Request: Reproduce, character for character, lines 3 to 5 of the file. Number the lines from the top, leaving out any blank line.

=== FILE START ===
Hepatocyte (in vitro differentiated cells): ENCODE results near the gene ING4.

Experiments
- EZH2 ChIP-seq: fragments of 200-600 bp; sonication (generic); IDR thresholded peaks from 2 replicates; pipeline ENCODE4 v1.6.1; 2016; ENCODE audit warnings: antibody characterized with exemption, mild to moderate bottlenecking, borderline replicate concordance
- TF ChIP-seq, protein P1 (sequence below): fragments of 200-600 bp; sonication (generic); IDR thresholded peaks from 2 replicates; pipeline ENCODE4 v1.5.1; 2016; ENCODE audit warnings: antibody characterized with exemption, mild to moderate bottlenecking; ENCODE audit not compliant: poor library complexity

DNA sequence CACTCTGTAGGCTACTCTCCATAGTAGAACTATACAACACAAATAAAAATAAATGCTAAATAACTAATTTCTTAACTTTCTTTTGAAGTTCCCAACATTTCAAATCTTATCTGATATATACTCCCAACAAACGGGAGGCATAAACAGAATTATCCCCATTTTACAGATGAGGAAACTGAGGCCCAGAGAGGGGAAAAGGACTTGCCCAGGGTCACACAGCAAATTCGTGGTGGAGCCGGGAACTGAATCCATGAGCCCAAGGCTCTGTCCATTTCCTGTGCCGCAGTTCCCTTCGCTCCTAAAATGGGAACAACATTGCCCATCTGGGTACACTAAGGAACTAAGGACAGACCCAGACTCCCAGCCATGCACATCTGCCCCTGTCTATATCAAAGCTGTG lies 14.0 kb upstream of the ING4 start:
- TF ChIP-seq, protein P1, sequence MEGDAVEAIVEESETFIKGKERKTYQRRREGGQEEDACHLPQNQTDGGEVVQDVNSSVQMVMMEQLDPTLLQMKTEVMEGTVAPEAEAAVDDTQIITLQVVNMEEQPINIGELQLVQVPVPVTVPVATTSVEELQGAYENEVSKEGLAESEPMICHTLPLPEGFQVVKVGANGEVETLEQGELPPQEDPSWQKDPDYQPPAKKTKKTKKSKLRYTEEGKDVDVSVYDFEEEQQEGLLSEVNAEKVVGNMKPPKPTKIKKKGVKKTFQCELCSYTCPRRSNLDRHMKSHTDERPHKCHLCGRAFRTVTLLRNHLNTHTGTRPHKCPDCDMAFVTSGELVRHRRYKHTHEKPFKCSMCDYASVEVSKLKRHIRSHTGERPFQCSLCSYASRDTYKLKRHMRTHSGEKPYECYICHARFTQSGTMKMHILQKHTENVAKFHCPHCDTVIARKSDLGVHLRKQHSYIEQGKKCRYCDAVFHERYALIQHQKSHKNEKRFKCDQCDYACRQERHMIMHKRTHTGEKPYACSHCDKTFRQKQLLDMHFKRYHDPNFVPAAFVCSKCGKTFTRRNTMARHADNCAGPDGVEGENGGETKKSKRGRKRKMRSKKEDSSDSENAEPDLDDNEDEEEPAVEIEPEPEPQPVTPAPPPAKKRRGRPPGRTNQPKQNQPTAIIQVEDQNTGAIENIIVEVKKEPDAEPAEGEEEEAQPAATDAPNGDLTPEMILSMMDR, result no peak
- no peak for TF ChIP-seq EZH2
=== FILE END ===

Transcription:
- EZH2 ChIP-seq: fragments of 200-600 bp; sonication (generic); IDR thresholded peaks from 2 replicates; pipeline ENCODE4 v1.6.1; 2016; ENCODE audit warnings: antibody characterized with exemption, mild to moderate bottlenecking, borderline replicate concordance
- TF ChIP-seq, protein P1 (sequence below): fragments of 200-600 bp; sonication (generic); IDR thresholded peaks from 2 replicates; pipeline ENCODE4 v1.5.1; 2016; ENCODE audit warnings: antibody characterized with exemption, mild to moderate bottlenecking; ENCODE audit not compliant: poor library complexity

DNA sequence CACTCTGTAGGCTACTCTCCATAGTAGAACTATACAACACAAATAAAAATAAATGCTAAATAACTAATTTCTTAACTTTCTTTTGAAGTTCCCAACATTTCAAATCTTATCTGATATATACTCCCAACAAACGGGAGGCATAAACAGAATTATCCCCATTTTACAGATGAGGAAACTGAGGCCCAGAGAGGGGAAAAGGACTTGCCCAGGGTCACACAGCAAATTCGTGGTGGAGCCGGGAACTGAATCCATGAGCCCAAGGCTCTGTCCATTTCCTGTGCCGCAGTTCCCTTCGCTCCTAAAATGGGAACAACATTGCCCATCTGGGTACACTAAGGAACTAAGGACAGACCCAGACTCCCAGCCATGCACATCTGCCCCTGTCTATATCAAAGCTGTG lies 14.0 kb upstream of the ING4 start: